You’ll love the leftover meat in these fabulous Cheddar Pot Roast Hand Pies. The Cheddar crust is ridiculously easy to make using a food processor. The hand pies may be made a day in advance or frozen up to a month. Leftover turkey will also work in place of the pot roast, in which case the author suggests changing the cheese to Jarlsberg. Although these little pies look impressive, they are simple to make.
The Author Says: “There’s always leftover pot roast. Always. There’s always leftover turkey, too, and this recipe could just as easily be made with that—in which case I’d change the cheese to Jarlsberg. But I had leftover pot roast, so pot roast it is. That’s how leftovers are. They refuse to be ignored.
Crisp, flaky, and just salty enough. Creating a crust with “tooth” that melts instantly on your tongue is the key to any great pie. But opinions and controversies abound. What combination or ratio is best? Well, I’ve tried them all. The all-butter crust remains my favorite for its rich, savory flavor. Its four simple ingredients are always on hand at my house, so in my opinion, this is the one to master.” –Greg Henry
Cheddar Pot Roast Hand Pies Recipe
Basic Pie Pastry (Recipe below)
8 ounces leftover cooked pot roast
1 cup vegetable broth
2 teaspoons minced fresh thyme leaves, divided
1 bay leaf
1 teaspoon sherry vinegar
Flour for rolling
Kosher salt and freshly cracked black pepper
2 ounces Cheddar cheese (as sharp as you like), cut into 1/4-inch dice
1 egg yolk lightly beaten with 1 teaspoon water, for egg wash
Prepare the pastry dough (recipe below) and shape it into 2 discs about 5 inches in diameter and 3/4-inch thick. Wrap in plastic and refrigerate at least 1 hour (or up to 2 days), or freeze for up to 1 month.
Use 2 forks to shred the meat. Place the meat, vegetable broth, 1 teaspoon thyme, and bay leaf in a medium saucepan over medium-high heat. Bring to a boil, then reduce the heat, cover, and simmer about 20 minutes, stirring several times with a wooden spoon to break up the meat. Uncover the pan, remove the bay leaf, and add the vinegar. Increase to medium heat and cook, stirring often, until the liquid is nearly evaporated and the meat is well stewed, about 20 minutes. Drain in a colander set in the sink. Allow the meat to come to room temperature.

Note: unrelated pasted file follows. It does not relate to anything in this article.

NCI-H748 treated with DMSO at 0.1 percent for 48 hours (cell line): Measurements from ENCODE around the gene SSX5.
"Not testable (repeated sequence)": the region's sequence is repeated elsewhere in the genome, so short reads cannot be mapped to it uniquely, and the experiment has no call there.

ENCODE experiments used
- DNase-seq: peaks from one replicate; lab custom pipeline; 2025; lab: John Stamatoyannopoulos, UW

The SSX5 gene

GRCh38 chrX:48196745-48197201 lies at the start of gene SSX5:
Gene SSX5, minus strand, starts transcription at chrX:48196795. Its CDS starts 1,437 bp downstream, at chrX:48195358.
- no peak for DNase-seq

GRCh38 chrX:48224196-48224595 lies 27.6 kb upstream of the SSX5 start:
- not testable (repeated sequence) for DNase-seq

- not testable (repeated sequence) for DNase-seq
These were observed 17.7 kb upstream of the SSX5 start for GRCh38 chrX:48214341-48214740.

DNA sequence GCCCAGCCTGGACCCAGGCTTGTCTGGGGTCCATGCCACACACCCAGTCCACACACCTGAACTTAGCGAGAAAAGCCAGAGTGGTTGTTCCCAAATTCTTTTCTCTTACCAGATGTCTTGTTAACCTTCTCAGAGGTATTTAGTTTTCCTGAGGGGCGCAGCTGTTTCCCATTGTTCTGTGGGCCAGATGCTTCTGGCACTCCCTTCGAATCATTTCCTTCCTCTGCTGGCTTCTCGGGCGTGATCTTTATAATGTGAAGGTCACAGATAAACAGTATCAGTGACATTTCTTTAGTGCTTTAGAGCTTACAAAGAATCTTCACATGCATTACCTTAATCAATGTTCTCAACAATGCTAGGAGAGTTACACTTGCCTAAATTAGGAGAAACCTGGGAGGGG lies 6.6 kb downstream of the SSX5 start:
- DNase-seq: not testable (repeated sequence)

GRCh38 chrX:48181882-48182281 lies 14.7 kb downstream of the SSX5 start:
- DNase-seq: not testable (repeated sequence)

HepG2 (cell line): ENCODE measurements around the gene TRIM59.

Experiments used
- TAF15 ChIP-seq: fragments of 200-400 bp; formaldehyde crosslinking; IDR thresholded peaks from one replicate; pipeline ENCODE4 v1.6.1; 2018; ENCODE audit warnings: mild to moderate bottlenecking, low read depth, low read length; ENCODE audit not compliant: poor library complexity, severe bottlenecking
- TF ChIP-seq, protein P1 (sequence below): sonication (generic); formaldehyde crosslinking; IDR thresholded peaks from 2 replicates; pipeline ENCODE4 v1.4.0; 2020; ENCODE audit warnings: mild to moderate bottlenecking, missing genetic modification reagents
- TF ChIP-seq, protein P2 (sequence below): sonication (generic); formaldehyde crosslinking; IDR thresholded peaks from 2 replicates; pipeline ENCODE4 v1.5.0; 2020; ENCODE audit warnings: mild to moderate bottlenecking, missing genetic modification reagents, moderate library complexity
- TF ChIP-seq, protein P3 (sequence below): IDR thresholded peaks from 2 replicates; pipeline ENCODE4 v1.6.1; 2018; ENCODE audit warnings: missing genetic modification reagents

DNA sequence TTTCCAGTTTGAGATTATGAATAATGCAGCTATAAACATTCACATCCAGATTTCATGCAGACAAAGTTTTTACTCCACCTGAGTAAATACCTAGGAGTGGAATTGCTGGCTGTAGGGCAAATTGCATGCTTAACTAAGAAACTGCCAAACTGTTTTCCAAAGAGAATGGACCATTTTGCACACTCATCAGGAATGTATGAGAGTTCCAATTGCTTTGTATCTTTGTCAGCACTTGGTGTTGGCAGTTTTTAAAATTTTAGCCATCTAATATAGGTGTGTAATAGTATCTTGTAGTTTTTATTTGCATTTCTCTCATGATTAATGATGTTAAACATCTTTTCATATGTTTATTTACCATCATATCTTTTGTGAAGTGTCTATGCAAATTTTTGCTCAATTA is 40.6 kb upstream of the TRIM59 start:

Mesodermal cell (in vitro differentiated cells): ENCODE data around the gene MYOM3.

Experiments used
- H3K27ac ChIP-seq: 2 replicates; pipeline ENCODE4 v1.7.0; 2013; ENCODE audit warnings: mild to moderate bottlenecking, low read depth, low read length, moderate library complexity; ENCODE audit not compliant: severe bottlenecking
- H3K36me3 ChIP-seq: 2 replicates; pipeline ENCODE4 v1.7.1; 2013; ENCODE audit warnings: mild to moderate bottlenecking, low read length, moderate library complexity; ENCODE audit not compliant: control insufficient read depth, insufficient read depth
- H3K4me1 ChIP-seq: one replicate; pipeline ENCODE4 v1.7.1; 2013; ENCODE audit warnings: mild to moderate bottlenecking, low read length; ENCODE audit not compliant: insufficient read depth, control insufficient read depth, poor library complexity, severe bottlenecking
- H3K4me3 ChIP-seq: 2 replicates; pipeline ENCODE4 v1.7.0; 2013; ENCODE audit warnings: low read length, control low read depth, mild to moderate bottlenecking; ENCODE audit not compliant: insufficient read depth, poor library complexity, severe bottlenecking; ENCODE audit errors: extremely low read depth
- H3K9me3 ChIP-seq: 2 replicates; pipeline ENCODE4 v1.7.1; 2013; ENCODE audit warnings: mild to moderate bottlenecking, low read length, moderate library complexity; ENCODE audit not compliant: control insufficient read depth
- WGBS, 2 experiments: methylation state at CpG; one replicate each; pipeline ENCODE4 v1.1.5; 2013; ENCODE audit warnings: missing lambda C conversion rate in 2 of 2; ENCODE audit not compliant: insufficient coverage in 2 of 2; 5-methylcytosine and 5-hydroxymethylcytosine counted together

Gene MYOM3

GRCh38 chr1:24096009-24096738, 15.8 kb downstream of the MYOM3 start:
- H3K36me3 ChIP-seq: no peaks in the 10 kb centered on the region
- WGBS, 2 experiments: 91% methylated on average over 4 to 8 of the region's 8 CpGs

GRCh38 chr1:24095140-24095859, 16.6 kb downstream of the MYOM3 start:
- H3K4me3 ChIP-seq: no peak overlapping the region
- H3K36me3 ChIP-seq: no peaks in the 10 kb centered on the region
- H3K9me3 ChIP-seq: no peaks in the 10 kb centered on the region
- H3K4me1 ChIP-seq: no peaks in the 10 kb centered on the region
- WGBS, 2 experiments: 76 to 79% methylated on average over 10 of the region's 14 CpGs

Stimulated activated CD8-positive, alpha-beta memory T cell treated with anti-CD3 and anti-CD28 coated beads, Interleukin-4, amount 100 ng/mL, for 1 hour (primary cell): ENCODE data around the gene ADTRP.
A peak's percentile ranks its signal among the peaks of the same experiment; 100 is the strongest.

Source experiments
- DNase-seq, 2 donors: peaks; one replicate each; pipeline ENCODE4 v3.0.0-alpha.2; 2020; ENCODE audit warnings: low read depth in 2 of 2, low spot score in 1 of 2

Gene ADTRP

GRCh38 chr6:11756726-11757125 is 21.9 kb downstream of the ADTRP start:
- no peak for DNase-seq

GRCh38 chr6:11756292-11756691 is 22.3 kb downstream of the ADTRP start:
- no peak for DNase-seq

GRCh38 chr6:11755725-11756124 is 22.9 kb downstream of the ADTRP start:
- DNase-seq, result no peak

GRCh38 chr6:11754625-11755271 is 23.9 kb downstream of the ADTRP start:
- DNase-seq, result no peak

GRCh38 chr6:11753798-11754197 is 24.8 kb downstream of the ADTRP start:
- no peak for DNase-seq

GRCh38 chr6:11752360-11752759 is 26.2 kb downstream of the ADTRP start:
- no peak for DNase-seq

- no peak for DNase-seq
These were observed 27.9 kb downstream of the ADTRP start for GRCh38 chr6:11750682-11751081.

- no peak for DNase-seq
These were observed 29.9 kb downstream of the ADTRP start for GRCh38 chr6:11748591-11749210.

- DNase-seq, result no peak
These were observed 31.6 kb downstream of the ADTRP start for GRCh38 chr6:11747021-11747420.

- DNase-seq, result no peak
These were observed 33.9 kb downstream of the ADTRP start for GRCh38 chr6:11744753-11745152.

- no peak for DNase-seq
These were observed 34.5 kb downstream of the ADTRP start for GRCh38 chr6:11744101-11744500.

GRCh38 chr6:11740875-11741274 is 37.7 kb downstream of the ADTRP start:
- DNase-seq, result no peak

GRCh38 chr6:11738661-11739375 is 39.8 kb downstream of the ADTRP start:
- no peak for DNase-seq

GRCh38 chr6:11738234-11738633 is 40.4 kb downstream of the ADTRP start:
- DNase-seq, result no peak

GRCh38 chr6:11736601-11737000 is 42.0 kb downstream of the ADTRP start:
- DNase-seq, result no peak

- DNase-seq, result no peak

On a lightly floured surface, use a lightly floured rolling pin to roll 1 chilled dough disc to a generous 1/8-inch thickness. Using a round cutter or a plate as a template, cut into four 5-inch rounds. Transfer to a parchment-lined baking sheet, evenly spaced and not touching. Repeat with the remaining dough, giving you 8 rounds on 2 sheets. Refrigerate until chilled, about 20 minutes.
Place oven racks in the center and upper positions. Preheat the oven to 425 degrees F.
Divide the meat evenly among the chilled rounds, leaving about a 3/4-inch border. Season lightly with salt and pepper and top with Cheddar cubes. Fold the edges inward to create a triangular shape—a bit like George Washington’s hat. The edges shouldn’t meet in the middle but should be sealed shut at the 3 points where they form corners. Brush the dough with egg wash and sprinkle with the remaining 1 teaspoon thyme. Bake until the pies are golden brown, about 30 minutes; switch sheets halfway through. Cool slightly on a wire rack and serve warm.
Yield: 8 servings
Basic Pie Pastry
2-3/4 cups (390 grams) all-purpose flour, scooped and leveled, plus more as needed
1 teaspoon kosher salt
2 sticks (1 cup) plus 2 Tablespoons very cold European-style (high-fat) unsalted butter, cut into 1/2-inch dice
2 or 3 ice cubes
1/3 cup cold water (plus 2 Tablespoons, if needed)
In the bowl of a food processor, pulse the 2-3/4 cups flour with the salt 5 or 6 times until well combined. If a specific recipe calls for additional spices, herbs, cheese, vinegar, or lemon juice, this is the time to add them.
Add the butter and pulse 10 or 12 more times until the mixture is crumbly and coarse, with various-size chunks of butter visible throughout. Wedge 2 or 3 ice cubes, broken up if necessary, in the processor’s feed tube. With the machine running, pour up to 1/3 cup cold water over the ice in the ice-filled feed tube a tablespoon at a time, until the dough just comes together and begins to pull cleanly away from the sides of the bowl in jagged clumps. Don’t let the machine run too long, and don’t worry if you don’t use all the water. Overworked dough and/or too much water are the main culprits in making pastry tough or dense. However, in warm weather or dry climates you may need up to 2 tablespoons more cold water. You’ll learn to recognize the right balance of wet and dry.
Move the dough to a lightly floured work surface and gently knead it 2 or 3 times. If it seems quite sticky or at all wet, sprinkle in another few teaspoons flour. Give it a couple more quick, gentle kneads. Divide the dough in half and shape into 2 discs about 5 inches in diameter and 3/4-inch thick, or as indicated in the individual recipe. Wrap in plastic and refrigerate at least 1 hour (or up to 2 days) to distribute the moisture evenly, or freeze for up to 1 month.
Yield: Two 8 to 10-inch pie crusts or one 8 to 10-inch double-crust shell
Recipe Source: “Savory Pies: Delicious Recipes for Seasoned Meats, Vegetables and Cheeses Baked in Perfectly Flaky Pie Crusts” by Greg Henry (Ulysses Press)
Reprinted with express permission.
Cheddar Pot Roast Hand Pies Recipe Photo ©2012 2012 Greg Henry/Ulysses Press, licensed to Peg’s Home Cooking